This new year is the one where I will actually be moving on some long-held ambitions of moving out of my parent’s place and setting off on my own devices as a residual member of this generation, trying to find his place in this sensory plane. Not as big of a deal as many will think, but me having perfect knowledge of me: how I make plans and how I love lusting over the dream and not the actual means of doing things, it becomes more important and more desperate personally to formulate so it acutally works.

A lot of idealistic visions of living in Philadelphia or Chicago in a nice appartment, meeting up with beloved friends and having a job in some nice media start-up or some shit constitutes a good deal of the actual objective, but the meat and bones of the initial phase, the one that matters right now, was layed out in a short post on my tumblr account:

Starting in 2016, sometime in January, I’m starting whats needed to start my life on my own: Work, finishing school, that whole thing. I estimate I should have enough money to move out and find a place around late 2016 or mid to late 2017 based on the numbers I ran on hourly wage, the hours, overtime (if any) and total savings by weekly deposit.

I’m going to basically be dedicating as much possible time I can to work, and then school and my driver’s license to be molded around what free time I will have.

This means I’ll be surrendering a lot of my work in programming and writing, so expect a length of time where I’m not at all very active on social media or my blog. I am not leaving the Internet or forgetting about this aspect of my life, as its immensely important to me, but so too is being independent and out of the house.

So yeah, thats just a heads up to anyone who pays any attention to my work or what I have to say. Thanks so much, if you do. I’ll deffinetly check in with everyone when I’m off work or whatever. As of writing this, I’m enjoying the last few days of 2015 as a slacker until the time comes where shit needs to be together and I’ll be chaining myself to labor as much as possible.

I sort of reached a point where I’m sick of the same-old. Hell, I think at this point I’d be okay with being desituted in a foreign land for a while if it meant doing something new to reset myself as a person. Being a working stiff for about a year and a half isn’t much, in that regard.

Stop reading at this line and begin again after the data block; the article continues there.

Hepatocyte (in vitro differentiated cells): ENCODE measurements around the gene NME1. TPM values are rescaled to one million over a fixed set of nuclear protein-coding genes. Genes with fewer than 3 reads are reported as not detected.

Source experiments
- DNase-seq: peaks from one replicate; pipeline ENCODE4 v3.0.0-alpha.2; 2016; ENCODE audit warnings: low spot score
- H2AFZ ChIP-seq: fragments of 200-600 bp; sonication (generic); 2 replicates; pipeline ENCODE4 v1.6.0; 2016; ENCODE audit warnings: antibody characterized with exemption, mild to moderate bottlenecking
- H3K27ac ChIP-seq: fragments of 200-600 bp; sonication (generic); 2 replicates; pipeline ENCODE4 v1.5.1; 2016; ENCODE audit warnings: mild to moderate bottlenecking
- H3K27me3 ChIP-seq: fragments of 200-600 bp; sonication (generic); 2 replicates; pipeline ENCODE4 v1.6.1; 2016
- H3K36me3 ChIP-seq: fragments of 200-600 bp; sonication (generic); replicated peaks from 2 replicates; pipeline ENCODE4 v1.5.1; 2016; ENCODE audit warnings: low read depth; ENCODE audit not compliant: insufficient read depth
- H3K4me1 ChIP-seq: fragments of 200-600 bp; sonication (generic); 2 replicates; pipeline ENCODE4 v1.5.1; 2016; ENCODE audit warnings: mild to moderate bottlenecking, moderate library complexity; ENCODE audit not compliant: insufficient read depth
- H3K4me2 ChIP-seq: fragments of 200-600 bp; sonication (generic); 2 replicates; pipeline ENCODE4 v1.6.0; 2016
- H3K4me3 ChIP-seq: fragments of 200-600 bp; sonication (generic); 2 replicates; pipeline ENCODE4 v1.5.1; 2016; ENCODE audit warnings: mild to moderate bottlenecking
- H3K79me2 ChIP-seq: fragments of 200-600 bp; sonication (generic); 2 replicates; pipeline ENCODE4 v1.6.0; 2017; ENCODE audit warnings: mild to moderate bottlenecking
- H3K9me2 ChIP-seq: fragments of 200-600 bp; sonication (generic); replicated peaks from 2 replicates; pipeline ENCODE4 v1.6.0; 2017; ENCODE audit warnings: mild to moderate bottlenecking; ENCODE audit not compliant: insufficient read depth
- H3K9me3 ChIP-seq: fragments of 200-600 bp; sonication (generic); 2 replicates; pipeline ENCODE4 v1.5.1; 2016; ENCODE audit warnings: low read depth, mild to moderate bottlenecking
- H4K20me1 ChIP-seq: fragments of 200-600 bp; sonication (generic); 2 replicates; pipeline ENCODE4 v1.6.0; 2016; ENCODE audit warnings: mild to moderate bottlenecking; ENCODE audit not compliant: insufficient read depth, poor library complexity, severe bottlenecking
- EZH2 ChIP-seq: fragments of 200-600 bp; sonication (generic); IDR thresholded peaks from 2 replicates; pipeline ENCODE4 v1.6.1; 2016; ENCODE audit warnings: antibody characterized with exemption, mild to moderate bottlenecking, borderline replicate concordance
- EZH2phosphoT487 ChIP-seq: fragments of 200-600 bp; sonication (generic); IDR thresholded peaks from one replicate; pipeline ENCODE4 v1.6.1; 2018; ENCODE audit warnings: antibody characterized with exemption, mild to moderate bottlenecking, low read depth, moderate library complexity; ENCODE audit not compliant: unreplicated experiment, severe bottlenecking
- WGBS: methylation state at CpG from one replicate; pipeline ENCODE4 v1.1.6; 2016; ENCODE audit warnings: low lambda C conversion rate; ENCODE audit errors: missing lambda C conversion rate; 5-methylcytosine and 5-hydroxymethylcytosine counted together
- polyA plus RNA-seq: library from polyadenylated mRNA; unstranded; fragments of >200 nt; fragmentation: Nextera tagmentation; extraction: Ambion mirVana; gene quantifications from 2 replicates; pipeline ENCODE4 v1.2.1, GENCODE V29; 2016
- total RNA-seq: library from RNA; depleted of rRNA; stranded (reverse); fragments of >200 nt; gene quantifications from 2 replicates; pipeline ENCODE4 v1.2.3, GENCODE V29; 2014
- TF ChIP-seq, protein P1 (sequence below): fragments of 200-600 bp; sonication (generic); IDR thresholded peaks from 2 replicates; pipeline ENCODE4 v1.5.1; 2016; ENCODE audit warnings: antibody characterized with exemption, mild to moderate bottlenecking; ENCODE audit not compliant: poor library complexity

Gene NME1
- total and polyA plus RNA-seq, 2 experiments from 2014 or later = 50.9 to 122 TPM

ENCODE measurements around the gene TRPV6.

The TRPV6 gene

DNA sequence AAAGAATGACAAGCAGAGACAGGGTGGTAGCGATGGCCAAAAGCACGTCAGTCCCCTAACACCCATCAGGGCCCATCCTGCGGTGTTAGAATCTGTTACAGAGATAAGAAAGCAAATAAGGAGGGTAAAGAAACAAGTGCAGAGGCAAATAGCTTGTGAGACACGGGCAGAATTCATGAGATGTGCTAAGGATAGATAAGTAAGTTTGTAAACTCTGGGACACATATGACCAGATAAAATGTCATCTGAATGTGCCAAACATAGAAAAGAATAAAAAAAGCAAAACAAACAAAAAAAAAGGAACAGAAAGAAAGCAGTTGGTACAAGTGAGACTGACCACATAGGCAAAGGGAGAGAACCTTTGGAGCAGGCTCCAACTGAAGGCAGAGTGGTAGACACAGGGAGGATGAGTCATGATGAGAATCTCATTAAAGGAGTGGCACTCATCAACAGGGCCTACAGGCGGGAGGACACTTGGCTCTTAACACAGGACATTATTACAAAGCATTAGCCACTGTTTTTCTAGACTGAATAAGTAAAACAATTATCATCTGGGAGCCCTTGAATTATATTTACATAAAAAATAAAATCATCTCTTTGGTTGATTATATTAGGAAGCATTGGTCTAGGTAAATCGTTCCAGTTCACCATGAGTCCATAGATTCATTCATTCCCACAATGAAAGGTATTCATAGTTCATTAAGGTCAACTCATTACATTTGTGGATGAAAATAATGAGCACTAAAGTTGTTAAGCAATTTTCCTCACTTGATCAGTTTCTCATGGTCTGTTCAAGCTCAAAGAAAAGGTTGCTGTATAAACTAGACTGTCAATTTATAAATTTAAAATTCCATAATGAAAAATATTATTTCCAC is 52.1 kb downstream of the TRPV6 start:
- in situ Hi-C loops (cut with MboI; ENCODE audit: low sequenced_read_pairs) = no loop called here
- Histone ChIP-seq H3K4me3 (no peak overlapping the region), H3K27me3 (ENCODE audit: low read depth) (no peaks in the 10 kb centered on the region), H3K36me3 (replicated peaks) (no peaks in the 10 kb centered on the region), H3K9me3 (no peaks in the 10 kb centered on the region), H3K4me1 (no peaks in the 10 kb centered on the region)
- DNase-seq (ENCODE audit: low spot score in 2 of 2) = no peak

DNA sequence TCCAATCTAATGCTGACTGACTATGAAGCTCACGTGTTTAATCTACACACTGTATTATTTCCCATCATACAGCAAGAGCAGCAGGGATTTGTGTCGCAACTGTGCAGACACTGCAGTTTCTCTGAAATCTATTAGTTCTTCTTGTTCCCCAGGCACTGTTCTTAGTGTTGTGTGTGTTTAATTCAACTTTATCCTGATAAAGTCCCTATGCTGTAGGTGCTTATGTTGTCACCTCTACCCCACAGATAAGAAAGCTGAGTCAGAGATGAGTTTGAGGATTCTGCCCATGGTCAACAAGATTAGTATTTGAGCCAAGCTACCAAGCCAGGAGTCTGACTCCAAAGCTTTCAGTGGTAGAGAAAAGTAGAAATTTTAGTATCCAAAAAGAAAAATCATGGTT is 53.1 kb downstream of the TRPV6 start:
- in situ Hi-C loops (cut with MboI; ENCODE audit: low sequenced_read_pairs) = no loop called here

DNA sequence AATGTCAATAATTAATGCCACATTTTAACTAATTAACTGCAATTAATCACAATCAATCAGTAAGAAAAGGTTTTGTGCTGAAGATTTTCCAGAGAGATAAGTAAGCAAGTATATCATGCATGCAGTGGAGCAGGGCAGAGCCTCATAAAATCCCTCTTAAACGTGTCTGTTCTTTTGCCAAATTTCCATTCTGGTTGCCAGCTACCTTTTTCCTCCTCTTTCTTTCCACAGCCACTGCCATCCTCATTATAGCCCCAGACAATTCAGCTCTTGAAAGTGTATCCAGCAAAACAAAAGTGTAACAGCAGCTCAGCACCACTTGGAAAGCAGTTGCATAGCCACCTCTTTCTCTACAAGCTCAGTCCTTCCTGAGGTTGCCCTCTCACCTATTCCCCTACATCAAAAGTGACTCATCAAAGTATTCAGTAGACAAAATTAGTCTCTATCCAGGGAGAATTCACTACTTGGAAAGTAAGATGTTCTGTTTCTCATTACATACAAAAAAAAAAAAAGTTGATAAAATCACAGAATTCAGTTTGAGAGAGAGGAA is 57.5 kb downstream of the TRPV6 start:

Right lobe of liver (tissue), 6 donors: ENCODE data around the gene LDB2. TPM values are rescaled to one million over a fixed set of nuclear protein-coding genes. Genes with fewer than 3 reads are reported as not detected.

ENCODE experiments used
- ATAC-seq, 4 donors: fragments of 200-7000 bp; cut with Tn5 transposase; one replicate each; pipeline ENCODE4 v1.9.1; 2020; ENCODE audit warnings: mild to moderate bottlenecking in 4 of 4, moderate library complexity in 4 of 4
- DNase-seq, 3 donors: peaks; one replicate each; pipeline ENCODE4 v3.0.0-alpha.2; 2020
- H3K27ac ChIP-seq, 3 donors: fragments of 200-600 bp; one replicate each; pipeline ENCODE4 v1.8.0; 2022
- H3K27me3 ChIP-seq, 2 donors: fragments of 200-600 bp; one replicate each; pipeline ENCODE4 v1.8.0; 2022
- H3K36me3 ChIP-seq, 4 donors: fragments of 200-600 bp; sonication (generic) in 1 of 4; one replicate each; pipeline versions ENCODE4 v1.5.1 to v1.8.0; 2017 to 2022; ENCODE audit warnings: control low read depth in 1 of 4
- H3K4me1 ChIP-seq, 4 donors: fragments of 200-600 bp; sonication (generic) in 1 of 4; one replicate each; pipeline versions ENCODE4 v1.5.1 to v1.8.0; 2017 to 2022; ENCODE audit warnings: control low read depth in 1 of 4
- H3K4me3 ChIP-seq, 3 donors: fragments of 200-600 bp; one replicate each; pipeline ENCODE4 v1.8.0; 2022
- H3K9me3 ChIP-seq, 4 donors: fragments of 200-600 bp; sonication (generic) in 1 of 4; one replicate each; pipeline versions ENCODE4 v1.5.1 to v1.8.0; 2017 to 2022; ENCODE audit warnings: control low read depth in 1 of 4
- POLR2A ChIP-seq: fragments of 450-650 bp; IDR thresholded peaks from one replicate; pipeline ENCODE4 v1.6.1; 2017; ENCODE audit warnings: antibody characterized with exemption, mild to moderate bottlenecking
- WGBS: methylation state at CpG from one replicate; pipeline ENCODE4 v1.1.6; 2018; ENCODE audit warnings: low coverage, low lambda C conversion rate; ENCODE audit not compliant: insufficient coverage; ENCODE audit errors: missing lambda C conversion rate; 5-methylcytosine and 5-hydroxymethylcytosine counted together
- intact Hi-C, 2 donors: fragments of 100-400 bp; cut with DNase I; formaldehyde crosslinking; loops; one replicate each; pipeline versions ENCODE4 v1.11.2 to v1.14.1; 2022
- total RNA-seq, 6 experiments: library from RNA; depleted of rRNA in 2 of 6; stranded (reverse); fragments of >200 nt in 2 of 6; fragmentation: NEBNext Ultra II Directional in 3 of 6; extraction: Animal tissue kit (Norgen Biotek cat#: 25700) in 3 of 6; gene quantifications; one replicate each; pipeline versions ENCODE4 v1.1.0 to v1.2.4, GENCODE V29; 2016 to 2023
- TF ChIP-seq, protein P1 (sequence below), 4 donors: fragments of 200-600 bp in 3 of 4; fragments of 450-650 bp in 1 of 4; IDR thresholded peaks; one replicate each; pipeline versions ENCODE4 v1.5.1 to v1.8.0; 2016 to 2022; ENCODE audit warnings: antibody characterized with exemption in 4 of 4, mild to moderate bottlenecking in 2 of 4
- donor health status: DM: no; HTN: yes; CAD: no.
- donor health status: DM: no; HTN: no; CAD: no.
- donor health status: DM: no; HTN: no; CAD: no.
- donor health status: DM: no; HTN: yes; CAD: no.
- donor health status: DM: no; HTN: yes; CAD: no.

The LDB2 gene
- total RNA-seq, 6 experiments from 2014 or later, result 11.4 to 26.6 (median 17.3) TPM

I really just want to touch on the next chapter, as cliche as it may sound. Making money once more and having the precious freedom to go wherever, settle wherever and pave whatever path. This is the one action at this point in my young life that I feel like I truly need, as if the base of my mental and reasonable integrity relies on moving onward. I hate this sense of miserable comfort that basement-dwellers develop: pacified and hollow in these four walls. Having just a little taste of that is enough to make me ready to throw my entire heart and soul into something to break those down.

In all, I’m just going to throw myself into a job or two, and not come out until I have everything I need to move on. Again, my activity in publishing and programming will be a lot smaller due to schedules and such, but I’ll no doubt work on something in any free time I have. Or, if the guy known as Tolbiac is forgotten in the heat of his service to the system (hard to imagine I could be any less known), I could always restart with some new identity somewhere if this one is past revival. I’m not too worried though, just ready to make a move forward, however not that big of a deal it may be. It feels empowering to do something of this nature.

And with that, I want to give everyone my most sincere best wishes for you in the New Year, that your lives be bright and peaceful, and hopefully 2016 will be a pathway for improvement in the world and the start of mankind’s move forward once again in this crazy, beautifully chaotic world we share.

The New Year, 2016

Putting things on the backburner, putting others up front

I’ll do my best to keep this one short so I don’t get into details about unproductivity and useless efforts and become ironic.

I have a personal guideline for myself when programming or doing anything else involving technology: Don’t force anything. Don’t try too hard and don’t overthink the project. Once I break this, the code and the end product becomes sloppy, buggy and different from what I originally intended. And once that happens, I have to overthink and overwork fixing it all, and the cycle repeats.